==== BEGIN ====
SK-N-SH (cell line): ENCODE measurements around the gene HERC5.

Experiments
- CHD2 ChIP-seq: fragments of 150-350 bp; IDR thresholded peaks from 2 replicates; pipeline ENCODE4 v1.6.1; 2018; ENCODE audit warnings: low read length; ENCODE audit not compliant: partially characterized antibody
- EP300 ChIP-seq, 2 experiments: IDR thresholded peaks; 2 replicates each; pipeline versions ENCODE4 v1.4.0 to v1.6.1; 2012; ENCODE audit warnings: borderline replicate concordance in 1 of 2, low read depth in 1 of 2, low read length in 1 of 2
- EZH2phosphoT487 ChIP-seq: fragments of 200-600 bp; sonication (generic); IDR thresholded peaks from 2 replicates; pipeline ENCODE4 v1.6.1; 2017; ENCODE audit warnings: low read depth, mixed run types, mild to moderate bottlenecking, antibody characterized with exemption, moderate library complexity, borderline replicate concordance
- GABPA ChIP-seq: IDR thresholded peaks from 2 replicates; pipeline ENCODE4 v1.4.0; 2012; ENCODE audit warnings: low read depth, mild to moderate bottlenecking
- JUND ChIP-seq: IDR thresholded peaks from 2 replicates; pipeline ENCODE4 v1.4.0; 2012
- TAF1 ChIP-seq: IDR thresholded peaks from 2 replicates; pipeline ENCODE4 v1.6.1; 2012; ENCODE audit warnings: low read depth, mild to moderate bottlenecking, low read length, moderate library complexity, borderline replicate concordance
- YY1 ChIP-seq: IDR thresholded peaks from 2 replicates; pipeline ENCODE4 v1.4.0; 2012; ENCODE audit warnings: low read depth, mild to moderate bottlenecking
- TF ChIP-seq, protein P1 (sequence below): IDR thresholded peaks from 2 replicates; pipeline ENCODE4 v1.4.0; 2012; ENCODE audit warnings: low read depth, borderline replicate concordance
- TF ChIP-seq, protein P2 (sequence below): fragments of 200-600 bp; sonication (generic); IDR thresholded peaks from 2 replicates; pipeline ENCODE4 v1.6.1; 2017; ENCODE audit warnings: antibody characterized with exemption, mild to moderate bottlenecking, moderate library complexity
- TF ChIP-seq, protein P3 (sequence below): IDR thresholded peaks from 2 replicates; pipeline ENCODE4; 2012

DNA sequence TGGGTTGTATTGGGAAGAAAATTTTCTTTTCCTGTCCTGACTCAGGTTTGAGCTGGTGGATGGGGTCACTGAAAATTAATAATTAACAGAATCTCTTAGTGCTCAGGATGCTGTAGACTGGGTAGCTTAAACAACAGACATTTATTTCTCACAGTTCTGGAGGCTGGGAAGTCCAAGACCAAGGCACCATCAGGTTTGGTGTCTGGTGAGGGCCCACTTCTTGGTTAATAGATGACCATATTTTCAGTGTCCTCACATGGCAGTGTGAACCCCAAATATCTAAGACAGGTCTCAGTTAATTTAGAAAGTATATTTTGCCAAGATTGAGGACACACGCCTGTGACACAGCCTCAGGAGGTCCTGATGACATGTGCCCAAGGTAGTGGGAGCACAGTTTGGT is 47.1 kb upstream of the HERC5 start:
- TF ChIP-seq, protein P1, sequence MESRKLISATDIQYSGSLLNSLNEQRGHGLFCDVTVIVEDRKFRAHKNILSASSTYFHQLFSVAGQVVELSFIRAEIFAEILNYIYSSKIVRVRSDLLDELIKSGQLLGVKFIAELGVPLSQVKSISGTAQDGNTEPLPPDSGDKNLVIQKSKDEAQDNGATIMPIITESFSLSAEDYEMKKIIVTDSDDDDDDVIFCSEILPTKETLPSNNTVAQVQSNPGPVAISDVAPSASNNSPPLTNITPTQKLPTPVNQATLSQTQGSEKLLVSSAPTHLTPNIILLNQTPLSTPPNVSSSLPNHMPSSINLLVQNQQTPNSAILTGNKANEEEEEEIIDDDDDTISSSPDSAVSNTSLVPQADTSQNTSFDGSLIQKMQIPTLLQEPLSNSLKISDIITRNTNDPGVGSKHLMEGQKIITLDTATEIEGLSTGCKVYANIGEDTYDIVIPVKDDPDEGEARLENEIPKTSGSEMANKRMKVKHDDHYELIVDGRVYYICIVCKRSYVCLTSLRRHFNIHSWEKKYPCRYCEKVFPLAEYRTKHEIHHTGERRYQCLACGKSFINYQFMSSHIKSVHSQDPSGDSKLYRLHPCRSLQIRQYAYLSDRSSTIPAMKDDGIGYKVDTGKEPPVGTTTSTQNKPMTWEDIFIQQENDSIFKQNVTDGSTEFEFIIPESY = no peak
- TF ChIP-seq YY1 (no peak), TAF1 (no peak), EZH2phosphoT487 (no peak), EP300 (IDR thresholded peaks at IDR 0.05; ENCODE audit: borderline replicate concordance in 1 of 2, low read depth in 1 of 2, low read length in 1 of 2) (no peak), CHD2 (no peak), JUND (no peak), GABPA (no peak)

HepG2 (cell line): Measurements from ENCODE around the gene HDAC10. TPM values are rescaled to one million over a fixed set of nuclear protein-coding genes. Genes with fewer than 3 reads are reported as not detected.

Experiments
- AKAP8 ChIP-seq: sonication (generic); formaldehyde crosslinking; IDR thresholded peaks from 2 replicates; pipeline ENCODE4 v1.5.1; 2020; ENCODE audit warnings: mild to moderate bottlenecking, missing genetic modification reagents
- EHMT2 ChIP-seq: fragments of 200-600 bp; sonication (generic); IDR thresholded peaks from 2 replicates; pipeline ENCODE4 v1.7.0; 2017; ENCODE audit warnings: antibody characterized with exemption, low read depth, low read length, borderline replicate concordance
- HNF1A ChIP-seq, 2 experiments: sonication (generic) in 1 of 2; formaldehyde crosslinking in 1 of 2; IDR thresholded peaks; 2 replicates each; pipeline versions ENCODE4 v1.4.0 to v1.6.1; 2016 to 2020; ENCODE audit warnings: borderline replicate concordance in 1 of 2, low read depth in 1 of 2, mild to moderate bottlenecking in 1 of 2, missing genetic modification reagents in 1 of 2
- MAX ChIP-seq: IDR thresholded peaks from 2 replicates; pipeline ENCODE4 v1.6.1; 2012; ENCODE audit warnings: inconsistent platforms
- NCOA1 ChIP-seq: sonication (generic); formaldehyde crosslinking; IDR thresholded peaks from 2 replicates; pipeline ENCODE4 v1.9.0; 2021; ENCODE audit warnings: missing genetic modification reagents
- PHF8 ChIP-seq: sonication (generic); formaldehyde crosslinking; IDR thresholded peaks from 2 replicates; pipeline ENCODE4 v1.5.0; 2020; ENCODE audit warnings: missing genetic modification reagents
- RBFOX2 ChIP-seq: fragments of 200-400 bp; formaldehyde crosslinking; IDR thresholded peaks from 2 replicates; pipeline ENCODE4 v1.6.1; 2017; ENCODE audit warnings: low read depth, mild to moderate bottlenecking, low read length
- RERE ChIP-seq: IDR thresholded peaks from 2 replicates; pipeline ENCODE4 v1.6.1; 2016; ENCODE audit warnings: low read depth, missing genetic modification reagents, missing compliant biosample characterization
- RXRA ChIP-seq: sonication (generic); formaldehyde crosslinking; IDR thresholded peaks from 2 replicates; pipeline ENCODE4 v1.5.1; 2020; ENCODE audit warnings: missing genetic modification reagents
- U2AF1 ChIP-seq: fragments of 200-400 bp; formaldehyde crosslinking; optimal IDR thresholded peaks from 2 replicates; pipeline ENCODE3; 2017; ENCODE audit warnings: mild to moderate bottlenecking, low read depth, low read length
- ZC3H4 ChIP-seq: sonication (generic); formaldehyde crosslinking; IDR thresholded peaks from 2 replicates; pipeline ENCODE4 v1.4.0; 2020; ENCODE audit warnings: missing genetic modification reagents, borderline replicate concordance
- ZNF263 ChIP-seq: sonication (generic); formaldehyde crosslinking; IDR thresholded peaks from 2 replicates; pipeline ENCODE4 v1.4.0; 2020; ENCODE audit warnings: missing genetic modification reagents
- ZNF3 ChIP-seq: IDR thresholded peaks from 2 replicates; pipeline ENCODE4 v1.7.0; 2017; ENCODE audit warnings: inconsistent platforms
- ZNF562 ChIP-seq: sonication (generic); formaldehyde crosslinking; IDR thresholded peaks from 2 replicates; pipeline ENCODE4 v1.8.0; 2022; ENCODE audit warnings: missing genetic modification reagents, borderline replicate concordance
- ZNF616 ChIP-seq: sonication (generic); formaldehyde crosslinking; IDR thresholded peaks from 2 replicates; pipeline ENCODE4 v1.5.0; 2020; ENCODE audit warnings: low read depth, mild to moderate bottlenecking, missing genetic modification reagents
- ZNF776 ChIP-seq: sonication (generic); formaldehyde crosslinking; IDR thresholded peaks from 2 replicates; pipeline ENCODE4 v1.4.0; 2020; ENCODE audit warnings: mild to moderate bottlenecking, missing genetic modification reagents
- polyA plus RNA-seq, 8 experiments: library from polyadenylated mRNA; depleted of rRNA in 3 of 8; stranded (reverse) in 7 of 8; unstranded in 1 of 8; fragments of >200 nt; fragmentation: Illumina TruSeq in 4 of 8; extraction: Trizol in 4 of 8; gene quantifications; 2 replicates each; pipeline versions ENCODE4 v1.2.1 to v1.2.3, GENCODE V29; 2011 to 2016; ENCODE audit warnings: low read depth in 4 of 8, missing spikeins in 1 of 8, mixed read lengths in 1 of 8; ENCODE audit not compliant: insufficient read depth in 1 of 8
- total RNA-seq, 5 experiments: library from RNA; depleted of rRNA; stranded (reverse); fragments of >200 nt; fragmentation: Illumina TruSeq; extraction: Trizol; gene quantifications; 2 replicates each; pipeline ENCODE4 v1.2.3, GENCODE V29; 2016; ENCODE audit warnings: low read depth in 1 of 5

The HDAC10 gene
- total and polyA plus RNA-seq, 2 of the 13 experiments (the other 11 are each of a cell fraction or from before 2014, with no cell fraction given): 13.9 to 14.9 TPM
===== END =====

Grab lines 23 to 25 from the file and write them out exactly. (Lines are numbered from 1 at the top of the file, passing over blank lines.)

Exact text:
- PHF8 ChIP-seq: sonication (generic); formaldehyde crosslinking; IDR thresholded peaks from 2 replicates; pipeline ENCODE4 v1.5.0; 2020; ENCODE audit warnings: missing genetic modification reagents
- RBFOX2 ChIP-seq: fragments of 200-400 bp; formaldehyde crosslinking; IDR thresholded peaks from 2 replicates; pipeline ENCODE4 v1.6.1; 2017; ENCODE audit warnings: low read depth, mild to moderate bottlenecking, low read length
- RERE ChIP-seq: IDR thresholded peaks from 2 replicates; pipeline ENCODE4 v1.6.1; 2016; ENCODE audit warnings: low read depth, missing genetic modification reagents, missing compliant biosample characterization